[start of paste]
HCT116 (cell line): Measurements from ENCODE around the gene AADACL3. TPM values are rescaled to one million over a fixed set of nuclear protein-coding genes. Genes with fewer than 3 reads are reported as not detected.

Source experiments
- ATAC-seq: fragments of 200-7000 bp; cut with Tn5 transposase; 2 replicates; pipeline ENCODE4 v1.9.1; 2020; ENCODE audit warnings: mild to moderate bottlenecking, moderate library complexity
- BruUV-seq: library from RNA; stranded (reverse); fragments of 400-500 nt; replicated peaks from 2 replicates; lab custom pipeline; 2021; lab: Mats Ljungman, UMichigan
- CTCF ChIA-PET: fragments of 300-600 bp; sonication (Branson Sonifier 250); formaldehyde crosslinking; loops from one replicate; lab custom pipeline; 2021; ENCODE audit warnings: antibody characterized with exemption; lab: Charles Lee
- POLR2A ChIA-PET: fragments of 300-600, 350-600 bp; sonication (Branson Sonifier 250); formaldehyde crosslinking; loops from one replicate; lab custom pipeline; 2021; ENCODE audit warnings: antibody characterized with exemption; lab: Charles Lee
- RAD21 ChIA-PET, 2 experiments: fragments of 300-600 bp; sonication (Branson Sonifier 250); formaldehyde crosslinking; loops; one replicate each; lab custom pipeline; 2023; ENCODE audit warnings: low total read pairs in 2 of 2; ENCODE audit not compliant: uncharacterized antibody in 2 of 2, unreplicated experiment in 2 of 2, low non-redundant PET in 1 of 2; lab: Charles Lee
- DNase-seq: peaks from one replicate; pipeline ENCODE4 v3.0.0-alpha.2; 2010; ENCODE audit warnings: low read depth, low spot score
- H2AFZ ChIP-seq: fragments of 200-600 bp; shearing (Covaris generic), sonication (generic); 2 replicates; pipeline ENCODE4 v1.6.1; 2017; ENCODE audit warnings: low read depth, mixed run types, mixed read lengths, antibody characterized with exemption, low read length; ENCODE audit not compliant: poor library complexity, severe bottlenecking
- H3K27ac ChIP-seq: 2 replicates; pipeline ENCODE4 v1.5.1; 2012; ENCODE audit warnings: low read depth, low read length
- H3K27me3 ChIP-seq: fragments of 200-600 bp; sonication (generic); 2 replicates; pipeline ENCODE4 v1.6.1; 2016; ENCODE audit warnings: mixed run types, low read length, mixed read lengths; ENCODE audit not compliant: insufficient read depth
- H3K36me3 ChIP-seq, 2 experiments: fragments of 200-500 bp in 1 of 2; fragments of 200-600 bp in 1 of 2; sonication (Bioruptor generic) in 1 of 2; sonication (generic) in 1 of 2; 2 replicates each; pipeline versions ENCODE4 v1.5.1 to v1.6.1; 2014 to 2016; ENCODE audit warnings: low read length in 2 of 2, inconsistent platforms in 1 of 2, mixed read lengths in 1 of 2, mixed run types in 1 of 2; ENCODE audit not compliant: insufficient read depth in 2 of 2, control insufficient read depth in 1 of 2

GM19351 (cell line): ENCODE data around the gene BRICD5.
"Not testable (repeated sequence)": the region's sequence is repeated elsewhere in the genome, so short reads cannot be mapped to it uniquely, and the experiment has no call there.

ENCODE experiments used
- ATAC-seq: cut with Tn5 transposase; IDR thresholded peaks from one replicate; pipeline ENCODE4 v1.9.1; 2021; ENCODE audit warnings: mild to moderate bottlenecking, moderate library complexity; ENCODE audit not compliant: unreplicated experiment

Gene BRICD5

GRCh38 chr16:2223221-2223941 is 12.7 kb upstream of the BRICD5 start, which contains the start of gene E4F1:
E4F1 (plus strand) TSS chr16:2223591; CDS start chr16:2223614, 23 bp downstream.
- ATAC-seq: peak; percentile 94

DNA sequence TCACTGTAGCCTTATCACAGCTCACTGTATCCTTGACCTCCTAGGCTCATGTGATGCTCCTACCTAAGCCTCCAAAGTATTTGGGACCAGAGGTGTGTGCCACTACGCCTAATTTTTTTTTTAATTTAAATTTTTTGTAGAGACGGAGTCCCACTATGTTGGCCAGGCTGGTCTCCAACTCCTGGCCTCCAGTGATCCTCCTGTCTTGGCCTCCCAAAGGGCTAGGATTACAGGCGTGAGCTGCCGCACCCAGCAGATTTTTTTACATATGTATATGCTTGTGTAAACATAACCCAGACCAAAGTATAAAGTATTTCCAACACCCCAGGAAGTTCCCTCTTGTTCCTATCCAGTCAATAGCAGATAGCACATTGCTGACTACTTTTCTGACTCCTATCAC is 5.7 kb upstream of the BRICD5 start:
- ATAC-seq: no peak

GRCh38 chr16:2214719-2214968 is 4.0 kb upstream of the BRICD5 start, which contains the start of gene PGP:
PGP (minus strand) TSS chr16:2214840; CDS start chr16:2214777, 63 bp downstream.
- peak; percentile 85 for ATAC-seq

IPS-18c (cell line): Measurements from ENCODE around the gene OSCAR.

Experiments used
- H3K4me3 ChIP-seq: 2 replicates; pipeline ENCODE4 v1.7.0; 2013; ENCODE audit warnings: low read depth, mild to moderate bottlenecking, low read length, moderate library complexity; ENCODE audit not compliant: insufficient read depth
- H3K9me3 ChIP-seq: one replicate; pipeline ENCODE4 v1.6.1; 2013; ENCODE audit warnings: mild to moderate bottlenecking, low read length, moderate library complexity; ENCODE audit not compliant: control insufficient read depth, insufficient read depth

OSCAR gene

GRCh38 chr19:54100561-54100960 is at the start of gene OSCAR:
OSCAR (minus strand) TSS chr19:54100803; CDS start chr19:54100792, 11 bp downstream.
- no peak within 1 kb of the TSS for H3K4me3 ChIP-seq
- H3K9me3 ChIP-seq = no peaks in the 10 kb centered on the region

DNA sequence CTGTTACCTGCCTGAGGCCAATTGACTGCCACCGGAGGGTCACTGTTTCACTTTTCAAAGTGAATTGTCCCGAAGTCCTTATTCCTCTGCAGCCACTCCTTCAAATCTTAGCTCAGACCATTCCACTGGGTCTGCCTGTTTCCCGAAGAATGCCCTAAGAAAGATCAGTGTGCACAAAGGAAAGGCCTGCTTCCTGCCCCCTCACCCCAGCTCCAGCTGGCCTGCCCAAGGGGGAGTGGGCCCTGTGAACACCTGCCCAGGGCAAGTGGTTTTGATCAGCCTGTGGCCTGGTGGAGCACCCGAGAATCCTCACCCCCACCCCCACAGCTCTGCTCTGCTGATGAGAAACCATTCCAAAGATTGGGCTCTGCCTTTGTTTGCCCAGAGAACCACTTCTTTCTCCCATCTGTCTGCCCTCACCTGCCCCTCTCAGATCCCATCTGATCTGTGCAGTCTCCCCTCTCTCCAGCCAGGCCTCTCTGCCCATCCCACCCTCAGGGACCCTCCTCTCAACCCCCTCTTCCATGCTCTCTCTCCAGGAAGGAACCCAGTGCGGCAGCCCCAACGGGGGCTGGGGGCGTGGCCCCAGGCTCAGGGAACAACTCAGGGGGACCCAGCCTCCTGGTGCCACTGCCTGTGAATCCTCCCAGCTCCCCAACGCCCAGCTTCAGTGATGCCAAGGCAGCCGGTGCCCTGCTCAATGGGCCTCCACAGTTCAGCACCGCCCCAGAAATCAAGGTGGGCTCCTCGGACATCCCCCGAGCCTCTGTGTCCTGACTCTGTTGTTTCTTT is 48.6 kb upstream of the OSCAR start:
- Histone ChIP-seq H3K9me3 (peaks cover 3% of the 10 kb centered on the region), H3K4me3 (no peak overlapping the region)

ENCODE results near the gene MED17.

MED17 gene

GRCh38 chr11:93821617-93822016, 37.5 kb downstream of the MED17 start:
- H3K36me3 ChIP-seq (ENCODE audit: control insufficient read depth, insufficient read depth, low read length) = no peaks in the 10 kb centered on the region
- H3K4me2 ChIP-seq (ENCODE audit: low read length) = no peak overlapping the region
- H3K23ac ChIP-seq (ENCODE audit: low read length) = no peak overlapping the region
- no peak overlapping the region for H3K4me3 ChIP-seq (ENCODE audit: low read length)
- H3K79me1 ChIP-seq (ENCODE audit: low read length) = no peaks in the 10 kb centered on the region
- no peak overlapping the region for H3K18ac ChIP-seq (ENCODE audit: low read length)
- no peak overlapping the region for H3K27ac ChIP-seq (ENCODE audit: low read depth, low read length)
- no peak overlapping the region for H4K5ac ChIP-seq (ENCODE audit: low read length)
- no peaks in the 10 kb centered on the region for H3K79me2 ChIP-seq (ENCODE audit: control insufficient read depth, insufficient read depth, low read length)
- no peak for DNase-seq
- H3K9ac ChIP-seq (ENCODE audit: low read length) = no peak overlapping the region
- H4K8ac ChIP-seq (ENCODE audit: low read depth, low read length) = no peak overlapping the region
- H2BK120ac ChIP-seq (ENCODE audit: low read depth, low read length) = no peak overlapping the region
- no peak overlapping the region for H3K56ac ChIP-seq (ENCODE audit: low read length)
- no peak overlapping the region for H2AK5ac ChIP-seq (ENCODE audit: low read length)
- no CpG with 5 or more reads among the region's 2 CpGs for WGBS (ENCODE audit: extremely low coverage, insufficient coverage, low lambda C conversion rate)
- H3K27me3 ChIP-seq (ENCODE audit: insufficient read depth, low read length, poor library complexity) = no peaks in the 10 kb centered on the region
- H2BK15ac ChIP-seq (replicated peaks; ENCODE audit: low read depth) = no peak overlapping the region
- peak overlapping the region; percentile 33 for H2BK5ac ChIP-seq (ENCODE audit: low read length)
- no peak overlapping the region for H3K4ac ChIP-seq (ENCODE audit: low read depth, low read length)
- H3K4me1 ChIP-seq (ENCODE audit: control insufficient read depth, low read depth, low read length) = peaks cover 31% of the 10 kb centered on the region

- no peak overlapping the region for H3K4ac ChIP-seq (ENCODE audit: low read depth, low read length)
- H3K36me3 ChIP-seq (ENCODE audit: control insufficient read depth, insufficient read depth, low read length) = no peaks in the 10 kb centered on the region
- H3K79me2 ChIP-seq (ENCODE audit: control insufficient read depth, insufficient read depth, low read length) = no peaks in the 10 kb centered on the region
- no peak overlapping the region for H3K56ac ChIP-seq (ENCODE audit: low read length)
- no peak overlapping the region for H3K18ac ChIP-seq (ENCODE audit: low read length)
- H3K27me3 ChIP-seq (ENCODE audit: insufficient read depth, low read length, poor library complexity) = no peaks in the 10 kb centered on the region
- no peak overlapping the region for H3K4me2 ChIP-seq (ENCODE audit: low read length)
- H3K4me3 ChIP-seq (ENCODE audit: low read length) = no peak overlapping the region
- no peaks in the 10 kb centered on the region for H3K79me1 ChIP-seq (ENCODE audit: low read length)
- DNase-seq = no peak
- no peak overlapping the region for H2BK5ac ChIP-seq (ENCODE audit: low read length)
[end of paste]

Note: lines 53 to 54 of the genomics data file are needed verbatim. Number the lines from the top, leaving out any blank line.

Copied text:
- no peak overlapping the region for H3K56ac ChIP-seq (ENCODE audit: low read length)
- no peak overlapping the region for H2AK5ac ChIP-seq (ENCODE audit: low read length)